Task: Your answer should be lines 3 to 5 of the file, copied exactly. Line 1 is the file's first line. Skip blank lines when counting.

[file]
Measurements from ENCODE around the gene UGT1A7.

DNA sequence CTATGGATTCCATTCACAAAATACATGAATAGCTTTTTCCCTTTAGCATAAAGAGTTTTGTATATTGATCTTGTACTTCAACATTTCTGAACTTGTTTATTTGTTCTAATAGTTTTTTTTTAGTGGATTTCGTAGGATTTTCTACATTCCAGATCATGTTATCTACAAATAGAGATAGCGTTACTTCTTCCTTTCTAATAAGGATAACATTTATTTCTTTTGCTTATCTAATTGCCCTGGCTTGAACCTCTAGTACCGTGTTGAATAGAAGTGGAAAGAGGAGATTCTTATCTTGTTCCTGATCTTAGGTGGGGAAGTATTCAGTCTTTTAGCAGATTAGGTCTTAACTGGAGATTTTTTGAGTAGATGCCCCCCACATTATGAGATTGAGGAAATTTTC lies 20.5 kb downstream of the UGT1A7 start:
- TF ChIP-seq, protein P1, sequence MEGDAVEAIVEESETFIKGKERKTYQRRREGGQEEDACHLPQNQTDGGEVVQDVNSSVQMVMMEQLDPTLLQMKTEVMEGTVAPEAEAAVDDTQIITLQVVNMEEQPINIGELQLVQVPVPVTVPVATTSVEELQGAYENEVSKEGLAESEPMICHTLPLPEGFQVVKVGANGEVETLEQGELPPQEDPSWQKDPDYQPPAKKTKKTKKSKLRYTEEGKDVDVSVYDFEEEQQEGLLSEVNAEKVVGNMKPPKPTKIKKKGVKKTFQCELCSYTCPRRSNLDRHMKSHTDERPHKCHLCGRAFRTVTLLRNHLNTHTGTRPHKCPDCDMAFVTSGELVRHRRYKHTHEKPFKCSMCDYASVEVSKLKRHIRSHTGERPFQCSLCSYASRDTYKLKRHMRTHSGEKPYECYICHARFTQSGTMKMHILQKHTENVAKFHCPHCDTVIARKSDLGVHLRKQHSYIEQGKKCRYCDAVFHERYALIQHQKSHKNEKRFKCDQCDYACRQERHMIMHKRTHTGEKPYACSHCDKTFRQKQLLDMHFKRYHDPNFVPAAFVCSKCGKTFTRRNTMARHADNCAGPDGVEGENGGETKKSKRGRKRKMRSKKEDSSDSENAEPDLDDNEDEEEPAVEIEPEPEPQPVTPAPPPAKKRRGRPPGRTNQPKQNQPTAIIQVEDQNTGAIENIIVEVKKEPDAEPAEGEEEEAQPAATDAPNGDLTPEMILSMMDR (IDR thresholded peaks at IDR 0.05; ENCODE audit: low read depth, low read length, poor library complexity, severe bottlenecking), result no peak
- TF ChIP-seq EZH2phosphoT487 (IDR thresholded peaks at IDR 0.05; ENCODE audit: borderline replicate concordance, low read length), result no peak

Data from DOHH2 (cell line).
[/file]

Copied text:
- TF ChIP-seq, protein P1, sequence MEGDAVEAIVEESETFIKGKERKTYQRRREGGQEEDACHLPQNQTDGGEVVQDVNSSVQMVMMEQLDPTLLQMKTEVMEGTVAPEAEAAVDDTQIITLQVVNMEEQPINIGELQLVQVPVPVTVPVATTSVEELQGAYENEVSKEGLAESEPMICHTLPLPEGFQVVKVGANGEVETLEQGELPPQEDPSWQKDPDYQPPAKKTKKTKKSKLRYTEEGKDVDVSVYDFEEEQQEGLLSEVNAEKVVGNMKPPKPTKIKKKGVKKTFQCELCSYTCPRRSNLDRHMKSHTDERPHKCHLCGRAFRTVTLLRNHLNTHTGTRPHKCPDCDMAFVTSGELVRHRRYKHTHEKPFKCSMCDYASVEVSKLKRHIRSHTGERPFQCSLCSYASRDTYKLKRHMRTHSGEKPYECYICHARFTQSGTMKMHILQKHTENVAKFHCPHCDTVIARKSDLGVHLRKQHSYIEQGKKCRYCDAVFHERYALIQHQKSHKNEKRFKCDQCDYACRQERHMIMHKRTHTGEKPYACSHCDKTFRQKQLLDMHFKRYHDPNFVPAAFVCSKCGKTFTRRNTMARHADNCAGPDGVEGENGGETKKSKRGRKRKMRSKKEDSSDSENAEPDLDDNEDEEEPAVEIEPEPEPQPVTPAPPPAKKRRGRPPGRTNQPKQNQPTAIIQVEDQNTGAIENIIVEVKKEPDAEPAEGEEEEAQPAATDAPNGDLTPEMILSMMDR (IDR thresholded peaks at IDR 0.05; ENCODE audit: low read depth, low read length, poor library complexity, severe bottlenecking), result no peak
- TF ChIP-seq EZH2phosphoT487 (IDR thresholded peaks at IDR 0.05; ENCODE audit: borderline replicate concordance, low read length), result no peak

Data from DOHH2 (cell line).